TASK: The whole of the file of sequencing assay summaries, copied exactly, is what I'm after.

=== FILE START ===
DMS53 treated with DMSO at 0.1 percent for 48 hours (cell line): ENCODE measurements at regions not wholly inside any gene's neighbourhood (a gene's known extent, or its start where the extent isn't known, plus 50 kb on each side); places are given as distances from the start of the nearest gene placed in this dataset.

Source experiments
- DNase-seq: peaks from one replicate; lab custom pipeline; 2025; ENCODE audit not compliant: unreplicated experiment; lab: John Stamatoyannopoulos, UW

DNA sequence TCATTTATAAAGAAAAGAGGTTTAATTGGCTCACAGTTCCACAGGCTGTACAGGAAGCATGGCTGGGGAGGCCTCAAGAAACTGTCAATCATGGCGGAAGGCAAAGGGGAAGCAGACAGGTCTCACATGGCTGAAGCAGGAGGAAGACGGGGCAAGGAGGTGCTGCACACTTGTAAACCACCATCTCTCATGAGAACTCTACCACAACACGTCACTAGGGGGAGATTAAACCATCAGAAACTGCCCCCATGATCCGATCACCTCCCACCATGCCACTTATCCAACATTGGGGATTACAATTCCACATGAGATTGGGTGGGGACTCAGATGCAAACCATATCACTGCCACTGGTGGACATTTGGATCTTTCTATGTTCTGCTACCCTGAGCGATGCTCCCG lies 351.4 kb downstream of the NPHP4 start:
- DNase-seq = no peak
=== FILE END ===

DMS53 treated with DMSO at 0.1 percent for 48 hours (cell line): ENCODE measurements at regions not wholly inside any gene's neighbourhood (a gene's known extent, or its start where the extent isn't known, plus 50 kb on each side); places are given as distances from the start of the nearest gene placed in this dataset.

Source experiments
- DNase-seq: peaks from one replicate; lab custom pipeline; 2025; ENCODE audit not compliant: unreplicated experiment; lab: John Stamatoyannopoulos, UW

DNA sequence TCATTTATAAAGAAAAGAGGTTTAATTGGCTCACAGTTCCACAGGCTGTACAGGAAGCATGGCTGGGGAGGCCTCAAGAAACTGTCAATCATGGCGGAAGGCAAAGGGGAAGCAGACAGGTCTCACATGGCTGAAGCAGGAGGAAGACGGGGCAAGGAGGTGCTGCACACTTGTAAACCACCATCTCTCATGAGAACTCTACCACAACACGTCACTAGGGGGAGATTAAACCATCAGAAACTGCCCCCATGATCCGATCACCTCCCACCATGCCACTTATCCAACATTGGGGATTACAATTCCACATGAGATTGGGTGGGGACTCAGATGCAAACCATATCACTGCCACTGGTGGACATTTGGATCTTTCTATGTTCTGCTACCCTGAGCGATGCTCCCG lies 351.4 kb downstream of the NPHP4 start:
- DNase-seq = no peak